Samsung insists VR market is worth bothering with

Samsung has hurled its weight behind new research from CCS Insight, which predicts 400% growth of total UK VR device shipments by 2020.

Jamie Davies

January 31, 2017

3 Min Read
Samsung insists VR market is worth bothering with
The team got its hands on some VR gear at Samsung's launch event at MWC.

Samsung has hurled its weight behind new research from CCS Insight, which predicts 400% growth of total UK VR device shipments by 2020.

The challenged giant sold roughly 150,000 VR headsets in the UK, accounting for around 20% of the market share, though the prediction sees the overall market rising to 3.84 million by 2020, with the segment being worth a total of £354.3 million. Although these figures may seem attractive on the surface, the enthusiasm may not be there once you dig a little bit deeper.

The stomping ground of VR has been gaming to date, where the most obvious use case is present, though Samsung believes the outreach will begin to crack new areas, including movies, meditative experiences, travel and self-recorded content. Should the growth of VR be limited to the consumer market these figures may be very attractive, though the ambitions of the technology are reaching further afield.

Back in October at VR/AR World in London, the potential of the new immersive technology was extended well beyond the living-room. Potential use cases included shopping experiences for more premium goods, enterprise communications, real estate, as well as museums, art galleries and engineering/architecture applications. Enterprise and retail use cases were highly glorified due to higher budgets and the potential to engage customers in a variety of new ways.

Shipments of 3.84 million would represent a 390% increase on the 2016 figure, which is very far from awful but rapid rise is bound to happen due to the embryonic starting point of VR. Considering the vast number of areas vendors are predicting penetration for the technology, it doesn’t seem that high after all. The figures do suggest a successful embedding of the technology, but 3.84 million sales in total across all use cases in the UK may suggest VR is will still be a nice to have; mass market penetration may take a bit longer.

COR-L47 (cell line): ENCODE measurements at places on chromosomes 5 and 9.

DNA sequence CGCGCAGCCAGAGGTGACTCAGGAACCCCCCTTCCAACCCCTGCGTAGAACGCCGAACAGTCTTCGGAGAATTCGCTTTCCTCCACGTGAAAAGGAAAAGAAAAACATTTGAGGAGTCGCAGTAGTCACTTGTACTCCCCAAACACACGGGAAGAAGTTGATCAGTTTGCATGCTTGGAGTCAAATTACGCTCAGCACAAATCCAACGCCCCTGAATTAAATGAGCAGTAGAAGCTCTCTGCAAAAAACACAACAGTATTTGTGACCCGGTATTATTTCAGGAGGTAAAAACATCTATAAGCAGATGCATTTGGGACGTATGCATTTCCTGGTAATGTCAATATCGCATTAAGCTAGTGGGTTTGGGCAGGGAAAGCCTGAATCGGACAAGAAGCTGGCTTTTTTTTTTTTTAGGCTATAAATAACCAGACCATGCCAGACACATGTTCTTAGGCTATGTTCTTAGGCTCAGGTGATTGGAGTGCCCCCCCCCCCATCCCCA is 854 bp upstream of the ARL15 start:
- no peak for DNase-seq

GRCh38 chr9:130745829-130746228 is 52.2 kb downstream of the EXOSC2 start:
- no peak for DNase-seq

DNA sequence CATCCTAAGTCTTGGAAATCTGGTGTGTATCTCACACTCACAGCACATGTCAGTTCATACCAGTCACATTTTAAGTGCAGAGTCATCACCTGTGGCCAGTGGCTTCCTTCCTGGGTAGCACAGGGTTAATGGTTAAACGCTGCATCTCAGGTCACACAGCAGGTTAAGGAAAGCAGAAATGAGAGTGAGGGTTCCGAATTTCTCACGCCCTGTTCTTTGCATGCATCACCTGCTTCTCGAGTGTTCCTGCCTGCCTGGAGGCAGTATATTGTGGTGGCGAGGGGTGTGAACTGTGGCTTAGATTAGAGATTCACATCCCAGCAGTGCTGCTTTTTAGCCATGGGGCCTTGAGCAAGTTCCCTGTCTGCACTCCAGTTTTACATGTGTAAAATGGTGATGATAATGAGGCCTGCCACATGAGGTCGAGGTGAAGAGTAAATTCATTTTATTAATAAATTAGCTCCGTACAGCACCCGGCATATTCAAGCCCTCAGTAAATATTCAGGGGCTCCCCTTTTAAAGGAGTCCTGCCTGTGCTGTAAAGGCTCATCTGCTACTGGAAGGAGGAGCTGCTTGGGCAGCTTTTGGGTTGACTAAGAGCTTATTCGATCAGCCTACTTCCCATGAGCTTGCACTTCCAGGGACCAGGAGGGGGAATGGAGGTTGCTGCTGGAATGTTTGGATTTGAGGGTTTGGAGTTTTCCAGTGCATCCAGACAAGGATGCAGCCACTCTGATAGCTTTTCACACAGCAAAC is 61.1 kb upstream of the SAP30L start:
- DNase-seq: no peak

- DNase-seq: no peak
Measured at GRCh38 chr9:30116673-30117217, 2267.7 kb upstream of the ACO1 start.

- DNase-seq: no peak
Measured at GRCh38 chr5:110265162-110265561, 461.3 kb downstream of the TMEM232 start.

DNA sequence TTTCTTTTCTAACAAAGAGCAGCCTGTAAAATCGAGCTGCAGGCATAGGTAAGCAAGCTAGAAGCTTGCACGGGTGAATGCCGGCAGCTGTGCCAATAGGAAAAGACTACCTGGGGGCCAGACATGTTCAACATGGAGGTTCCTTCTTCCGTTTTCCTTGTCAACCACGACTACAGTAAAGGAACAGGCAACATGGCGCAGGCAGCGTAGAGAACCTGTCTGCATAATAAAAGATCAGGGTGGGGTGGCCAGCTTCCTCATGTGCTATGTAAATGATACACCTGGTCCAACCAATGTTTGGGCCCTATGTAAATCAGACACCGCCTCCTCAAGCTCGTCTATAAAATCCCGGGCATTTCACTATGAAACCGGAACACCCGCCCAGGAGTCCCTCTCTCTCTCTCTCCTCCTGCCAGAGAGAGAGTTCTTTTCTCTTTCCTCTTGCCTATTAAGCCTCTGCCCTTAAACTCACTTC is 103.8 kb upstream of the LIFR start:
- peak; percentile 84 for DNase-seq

Elsewhere in the research, CCS uncovered female users seek movies, meditative experiences, travel and self-recorded content, while males prefer gaming, sport and extreme sports content. The top three attractions are seeing everything in a new perspective, doing things users have never done before and reliving the most important moments in user’s lives.

The final attraction presents another problem for users; where is this content going to come from? For users to create their own content, the assumption is these users will also have a suitable camera. There are two problems here, firstly, how many people would actually consider buying another piece of hardware considering the spec on smartphone cameras.

Secondly, buying the camera will essentially double the price of entry. If the objective is to make VR more affordable to the mass market, this minor inconvenience will negate any price reduction on the headsets we realize over the next couple of years.

Another point to consider is the network itself. Many UK networks are seemingly set to burst with the continuous exponential growth of internet traffic, how will they deal with the monumental data requirements of 3.84 million downloading or streaming fully immersive experiences, on top of all the other IoT/cloud/video/browsing/Wifi applications. The introduction of 5G will soften the blow, but can we expect 5G in the UK by 2020? Your correspondent is highly sceptical/verging on saying it’s impossible.

Overall, the estimates do provide encouragement for VR technologies in the UK, though let’s not get too far ahead of ourselves. This is hardly the glorious victory picture painted by Samsung and CCS Insight.

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